From The New England Journal of Medicine

In 1976, tobacco researcher Michael Russell wrote that “People smoke for the nicotine but they die from the tar” — suggesting a potential regulatory pathway for eliminating the key harms arising from tobacco use. That is, by reducing or eliminating nicotine from combustible-tobacco products, we might be able to dramatically reduce their use and smokers' dependence on them, averting the harm they caused.

More than 30 years later, in June 2009, President Barack Obama signed legislation that permits the reduction of levels of nicotine, tobacco's primary addictive agent. Section 917 of the Family Smoking Prevention and Tobacco Control Act states that the Tobacco Products Scientific Advisory Committee of the Food and Drug Administration (FDA) shall provide advice, information, and recommendations to the secretary of health and human services on several issues, including “the effects of the alteration of the nicotine yields from tobacco products” and “whether there is a threshold level below which nicotine yields do not produce dependence on the tobacco product involved.” The legislation also contains a provision that prohibits the FDA from “requiring the reduction of nicotine yields of a tobacco product to zero.”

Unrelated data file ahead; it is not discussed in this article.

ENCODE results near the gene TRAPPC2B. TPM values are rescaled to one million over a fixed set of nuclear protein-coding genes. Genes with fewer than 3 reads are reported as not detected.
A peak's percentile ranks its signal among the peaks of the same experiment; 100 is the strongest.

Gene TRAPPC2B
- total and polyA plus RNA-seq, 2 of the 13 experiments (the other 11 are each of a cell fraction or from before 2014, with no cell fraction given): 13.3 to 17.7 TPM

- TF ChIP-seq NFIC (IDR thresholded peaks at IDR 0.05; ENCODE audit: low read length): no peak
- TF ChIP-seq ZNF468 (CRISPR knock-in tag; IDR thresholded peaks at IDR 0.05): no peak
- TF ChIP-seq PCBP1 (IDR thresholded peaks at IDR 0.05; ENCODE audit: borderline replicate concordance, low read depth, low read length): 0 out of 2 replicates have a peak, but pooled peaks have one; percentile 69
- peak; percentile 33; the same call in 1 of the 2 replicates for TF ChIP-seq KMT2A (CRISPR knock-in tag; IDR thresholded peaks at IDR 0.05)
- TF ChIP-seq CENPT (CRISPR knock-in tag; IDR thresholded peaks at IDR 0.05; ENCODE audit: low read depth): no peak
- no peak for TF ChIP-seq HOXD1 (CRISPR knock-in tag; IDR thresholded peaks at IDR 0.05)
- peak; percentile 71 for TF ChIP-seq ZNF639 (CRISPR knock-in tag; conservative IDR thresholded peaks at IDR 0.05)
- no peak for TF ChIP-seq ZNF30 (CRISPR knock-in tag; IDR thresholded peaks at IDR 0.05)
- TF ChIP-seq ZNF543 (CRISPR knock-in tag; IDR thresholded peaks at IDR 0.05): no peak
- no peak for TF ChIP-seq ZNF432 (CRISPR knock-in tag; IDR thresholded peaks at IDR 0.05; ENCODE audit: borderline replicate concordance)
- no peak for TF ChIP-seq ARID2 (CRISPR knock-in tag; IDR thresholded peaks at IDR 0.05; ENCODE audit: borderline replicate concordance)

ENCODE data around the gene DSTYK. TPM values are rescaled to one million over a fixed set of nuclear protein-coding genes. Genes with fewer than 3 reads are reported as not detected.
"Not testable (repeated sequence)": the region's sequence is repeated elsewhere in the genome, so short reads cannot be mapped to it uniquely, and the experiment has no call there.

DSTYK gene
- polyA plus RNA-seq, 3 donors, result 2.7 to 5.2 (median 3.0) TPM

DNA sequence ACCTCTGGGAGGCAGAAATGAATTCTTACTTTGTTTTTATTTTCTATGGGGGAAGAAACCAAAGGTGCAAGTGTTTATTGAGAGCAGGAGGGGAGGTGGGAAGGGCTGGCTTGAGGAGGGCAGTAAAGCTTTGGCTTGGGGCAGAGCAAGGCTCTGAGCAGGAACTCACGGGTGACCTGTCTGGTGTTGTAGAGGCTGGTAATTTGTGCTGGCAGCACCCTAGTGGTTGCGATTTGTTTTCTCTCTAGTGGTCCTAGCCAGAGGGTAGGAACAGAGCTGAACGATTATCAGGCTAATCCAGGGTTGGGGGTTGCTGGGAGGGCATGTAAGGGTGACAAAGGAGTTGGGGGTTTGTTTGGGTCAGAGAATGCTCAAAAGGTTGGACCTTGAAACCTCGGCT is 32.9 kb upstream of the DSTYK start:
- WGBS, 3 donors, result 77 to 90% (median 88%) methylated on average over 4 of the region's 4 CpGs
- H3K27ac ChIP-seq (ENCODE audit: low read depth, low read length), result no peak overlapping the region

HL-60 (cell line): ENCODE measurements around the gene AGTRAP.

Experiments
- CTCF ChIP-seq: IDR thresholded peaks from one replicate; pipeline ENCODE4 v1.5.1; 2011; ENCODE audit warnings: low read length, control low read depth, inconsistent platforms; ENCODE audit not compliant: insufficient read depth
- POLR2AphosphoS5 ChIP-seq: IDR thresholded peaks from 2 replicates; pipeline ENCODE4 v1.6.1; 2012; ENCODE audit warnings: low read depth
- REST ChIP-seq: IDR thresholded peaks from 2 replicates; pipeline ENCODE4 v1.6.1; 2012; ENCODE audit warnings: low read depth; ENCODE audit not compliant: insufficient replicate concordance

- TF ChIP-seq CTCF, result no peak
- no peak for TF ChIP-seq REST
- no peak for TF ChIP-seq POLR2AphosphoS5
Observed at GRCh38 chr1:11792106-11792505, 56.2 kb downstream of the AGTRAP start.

Benowitz and Henningfield first proposed a systematic reduction in nicotine content as a means of weaning Americans off cigarettes, estimating in 1994 that a limit of 0.4 to 0.5 mg of nicotine per cigarette might prevent or limit the development of addiction. Such very-low-nicotine cigarettes would be fundamentally different from earlier “light” or “low-tar-and-nicotine” cigarettes in that the tobacco itself would contain so little nicotine that smokers could not extract substantial levels no matter how they smoked. By contrast, “light” cigarettes developed and marketed by the tobacco industry in the 1970s and 1980s included design features for which smokers could compensate (e.g., by covering ventilation holes) in order to obtain more nicotine.

our take

Nicotine in cigarettes causes addiction to a product that will kill half of all regular smokers. The new evidence that low nicotine products can reduce addictiveness and lead to quitting, all without the unintended consequence of prompting more smoking to compensate for lower nicotine, could be a game changer. The FDA should be jumping on policy options for reducing nicotine to non-addictive levels.
Robin Koval
CEO and President